Soybean: Electricity

ambience Bubbling soy fluid


We’re in a laboratory where a large container of soybean oil is bubbling away. But what scientists are cooking up here is no kitchen experiment. It’s a liquid that could lead to environmentally safe electrical power. I’m Jim Metzner, and this is the Pulse of the Planet, presented by DuPont. The soybean oil is being boiled in a humidity cabinet, which measures the oil’s ability to prevent rust.

ambience Electric buzz

That’s the sound of another experiment, to determine how well soybean oil serves as an electrical insulator. Soybeans are grown mostly for livestock feed, although some are used for human foods, such as soy milk. But here at the University of Northern Iowa, they’re developing soybean oil for industrial uses. One product is a fluid that’s used in electric transformers.

“Any oil in a transformer serves two basic functions. One is to cool the transformers. Heat is generated in the process of the transformation. The other part is as an electrical insulator to keep any sparks or anything from occurring inside the transformer.”

Glenn Cannon is General Manager of Waverly Light and Power, a community utility company in Iowa. He’s helped develop and test the soybean-based transformer liquid.

“The biggest problem with transformers in general is if you have a spill. Back a few years ago, most electric utilities had PCBs in transformers. We found those to be carcinogenic. Utilities have spent millions of dollars replacing transformers and transformer oils to get rid of PCBs.”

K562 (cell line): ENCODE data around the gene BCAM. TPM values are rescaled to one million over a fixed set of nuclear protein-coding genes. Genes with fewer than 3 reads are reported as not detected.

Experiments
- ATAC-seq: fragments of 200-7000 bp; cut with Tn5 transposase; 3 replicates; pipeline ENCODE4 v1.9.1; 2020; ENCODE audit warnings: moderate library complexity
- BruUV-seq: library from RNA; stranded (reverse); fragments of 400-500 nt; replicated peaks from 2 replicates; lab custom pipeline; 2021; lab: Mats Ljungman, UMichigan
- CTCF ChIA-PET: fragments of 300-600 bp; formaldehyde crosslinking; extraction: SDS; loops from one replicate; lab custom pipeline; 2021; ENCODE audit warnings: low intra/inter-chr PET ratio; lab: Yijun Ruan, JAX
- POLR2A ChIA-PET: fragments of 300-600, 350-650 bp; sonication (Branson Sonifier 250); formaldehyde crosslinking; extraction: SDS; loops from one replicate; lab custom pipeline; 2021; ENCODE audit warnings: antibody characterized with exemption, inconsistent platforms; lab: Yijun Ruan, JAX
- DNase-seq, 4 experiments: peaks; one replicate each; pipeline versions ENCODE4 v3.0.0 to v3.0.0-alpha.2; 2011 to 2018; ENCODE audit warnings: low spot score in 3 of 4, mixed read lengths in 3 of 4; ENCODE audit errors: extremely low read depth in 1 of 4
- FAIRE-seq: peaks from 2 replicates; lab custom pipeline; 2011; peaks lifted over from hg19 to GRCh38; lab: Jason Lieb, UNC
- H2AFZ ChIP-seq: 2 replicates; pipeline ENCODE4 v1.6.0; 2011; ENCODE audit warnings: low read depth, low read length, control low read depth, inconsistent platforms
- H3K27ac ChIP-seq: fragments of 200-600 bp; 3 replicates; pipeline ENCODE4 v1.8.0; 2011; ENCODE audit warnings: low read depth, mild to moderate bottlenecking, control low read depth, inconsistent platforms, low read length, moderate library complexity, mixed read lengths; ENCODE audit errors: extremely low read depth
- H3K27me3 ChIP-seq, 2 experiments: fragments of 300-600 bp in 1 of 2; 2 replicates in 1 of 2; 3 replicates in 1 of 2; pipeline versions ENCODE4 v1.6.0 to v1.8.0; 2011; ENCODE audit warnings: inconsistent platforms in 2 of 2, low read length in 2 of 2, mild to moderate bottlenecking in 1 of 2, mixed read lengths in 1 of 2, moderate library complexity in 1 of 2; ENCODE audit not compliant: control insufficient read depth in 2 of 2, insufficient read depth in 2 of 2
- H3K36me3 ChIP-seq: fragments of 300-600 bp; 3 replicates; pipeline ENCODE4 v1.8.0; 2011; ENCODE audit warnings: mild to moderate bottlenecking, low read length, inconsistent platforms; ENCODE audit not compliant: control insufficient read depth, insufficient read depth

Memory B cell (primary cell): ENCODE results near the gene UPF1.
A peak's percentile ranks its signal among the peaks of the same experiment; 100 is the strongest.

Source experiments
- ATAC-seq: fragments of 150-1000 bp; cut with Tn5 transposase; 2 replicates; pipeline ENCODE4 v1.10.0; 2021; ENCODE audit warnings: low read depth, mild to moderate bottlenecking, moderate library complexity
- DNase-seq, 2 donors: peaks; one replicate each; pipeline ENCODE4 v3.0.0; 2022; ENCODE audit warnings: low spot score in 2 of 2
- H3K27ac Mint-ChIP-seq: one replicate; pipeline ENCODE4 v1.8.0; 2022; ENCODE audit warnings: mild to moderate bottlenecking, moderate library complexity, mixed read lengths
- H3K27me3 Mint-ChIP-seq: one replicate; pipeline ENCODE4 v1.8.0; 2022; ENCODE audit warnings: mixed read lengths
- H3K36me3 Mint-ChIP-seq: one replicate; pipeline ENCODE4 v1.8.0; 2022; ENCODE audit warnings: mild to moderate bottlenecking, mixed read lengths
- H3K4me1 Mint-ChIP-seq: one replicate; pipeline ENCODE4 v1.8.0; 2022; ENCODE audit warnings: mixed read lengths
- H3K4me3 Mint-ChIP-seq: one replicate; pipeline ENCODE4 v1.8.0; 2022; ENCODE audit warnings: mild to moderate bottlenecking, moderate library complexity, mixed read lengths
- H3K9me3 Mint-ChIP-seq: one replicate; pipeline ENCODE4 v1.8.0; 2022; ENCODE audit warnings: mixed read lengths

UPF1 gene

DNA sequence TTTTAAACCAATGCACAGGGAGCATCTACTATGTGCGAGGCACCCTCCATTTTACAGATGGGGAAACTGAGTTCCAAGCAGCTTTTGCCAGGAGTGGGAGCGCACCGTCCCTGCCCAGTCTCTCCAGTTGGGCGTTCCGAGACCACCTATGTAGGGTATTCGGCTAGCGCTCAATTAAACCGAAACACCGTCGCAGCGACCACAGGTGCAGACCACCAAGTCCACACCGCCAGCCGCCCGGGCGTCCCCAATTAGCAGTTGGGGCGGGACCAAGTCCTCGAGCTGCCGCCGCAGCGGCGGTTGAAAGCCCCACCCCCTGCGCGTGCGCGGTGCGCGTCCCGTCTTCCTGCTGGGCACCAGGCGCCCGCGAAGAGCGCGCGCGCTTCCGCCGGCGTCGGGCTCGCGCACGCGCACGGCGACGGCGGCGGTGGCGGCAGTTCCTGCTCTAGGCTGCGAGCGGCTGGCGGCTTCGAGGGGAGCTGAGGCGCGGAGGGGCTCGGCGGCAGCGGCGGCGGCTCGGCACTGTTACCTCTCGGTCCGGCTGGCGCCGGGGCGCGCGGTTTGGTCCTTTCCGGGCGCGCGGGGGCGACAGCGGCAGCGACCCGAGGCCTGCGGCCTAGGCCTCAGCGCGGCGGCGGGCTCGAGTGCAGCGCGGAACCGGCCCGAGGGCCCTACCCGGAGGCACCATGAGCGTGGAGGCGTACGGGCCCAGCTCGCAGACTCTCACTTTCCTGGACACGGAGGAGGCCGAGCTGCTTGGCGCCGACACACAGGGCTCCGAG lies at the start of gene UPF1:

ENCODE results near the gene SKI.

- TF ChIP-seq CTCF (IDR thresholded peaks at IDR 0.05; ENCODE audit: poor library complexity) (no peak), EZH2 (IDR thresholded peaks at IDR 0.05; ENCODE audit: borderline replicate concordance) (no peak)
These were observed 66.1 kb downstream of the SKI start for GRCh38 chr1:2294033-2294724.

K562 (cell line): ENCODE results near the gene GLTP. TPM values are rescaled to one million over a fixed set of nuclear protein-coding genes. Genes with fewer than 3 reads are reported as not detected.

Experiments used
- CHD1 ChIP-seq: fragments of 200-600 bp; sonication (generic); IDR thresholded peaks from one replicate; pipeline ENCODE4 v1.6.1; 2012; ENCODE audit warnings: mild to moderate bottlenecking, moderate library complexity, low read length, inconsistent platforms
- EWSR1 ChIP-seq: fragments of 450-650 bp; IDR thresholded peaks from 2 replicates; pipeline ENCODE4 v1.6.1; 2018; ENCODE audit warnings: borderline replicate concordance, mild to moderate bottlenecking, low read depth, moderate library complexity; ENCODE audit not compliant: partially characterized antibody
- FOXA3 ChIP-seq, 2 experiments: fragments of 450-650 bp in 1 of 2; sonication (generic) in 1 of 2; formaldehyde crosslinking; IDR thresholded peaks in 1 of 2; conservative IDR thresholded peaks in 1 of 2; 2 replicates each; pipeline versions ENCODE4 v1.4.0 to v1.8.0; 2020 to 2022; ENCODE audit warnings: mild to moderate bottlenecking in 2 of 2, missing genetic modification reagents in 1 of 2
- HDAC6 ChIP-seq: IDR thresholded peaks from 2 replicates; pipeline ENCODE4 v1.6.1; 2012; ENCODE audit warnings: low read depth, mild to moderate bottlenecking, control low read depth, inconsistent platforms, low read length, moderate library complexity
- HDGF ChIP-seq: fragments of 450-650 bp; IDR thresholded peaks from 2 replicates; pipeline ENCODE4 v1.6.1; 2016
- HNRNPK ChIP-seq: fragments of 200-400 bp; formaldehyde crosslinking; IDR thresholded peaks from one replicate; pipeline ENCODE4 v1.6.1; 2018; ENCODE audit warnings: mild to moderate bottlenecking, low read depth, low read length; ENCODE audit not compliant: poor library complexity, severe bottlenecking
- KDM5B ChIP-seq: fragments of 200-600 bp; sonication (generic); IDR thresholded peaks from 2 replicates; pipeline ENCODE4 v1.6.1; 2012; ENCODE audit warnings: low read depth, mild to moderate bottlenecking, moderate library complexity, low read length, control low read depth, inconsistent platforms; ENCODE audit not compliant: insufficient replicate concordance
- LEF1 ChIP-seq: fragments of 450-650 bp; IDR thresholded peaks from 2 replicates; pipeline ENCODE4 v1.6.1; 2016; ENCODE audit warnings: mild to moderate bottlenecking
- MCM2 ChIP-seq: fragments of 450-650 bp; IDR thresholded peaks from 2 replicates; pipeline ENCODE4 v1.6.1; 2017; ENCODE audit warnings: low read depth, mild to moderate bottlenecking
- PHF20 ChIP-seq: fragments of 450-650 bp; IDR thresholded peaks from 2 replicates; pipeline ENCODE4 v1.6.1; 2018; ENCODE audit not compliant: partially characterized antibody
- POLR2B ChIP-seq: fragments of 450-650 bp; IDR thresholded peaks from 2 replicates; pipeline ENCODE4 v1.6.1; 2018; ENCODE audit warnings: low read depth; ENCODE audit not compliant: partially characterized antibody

Soybean oil is a renewable resource, nontoxic and biodegradable, and it can be recycled after its use. The Nebraska Power District, which provides electricity to about a million people, is now testing soybean fluid in its transformers. Pulse of the Planet is presented by DuPont, bringing you the miracles of science, with additional support provided by the National Science Foundation.

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Soybean: Electricity

A vat of soybean oil is bubbling away at a lab in northern Iowa, and it's not making french fries. This liquid that could lead to safer electric power.
Air Date:09/26/2000
Scientist:
Transcript:

ambience Bubbling soy fluid


We're in a laboratory where a large container of soybean oil is bubbling away. But what scientists are cooking up here is no kitchen experiment. It's a liquid that could lead to environmentally safe electrical power. I’m Jim Metzner, and this is the Pulse of the Planet, presented by DuPont. The soybean oil is being boiled in a humidity cabinet, which measures the oil's ability to prevent rust.

ambience Electric buzz

That's the sound of another experiment, to determine how well soybean oil serves as an electrical insulator. Soybeans are grown mostly for livestock feed, although some are used for human foods, such as soy milk. But here at the University of Northern Iowa, they're developing soybean oil for industrial uses. One product is a fluid that's used in electric transformers.

"Any oil in a transformer serves two basic functions. One is to cool the transformers. Heat is generated in the process of the transformation. The other part is as an electrical insulator to keep any sparks or anything from occurring inside the transformer."

Glenn Cannon is General Manager of Waverly Light and Power, a community utility company in Iowa. He's helped develop and test the soybean-based transformer liquid.

"The biggest problem with transformers in general is if you have a spill. Back a few years ago, most electric utilities had PCBs in transformers. We found those to be carcinogenic. Utilities have spent millions of dollars replacing transformers and transformer oils to get rid of PCBs."

Soybean oil is a renewable resource, nontoxic and biodegradable, and it can be recycled after its use. The Nebraska Power District, which provides electricity to about a million people, is now testing soybean fluid in its transformers. Pulse of the Planet is presented by DuPont, bringing you the miracles of science, with additional support provided by the National Science Foundation.

music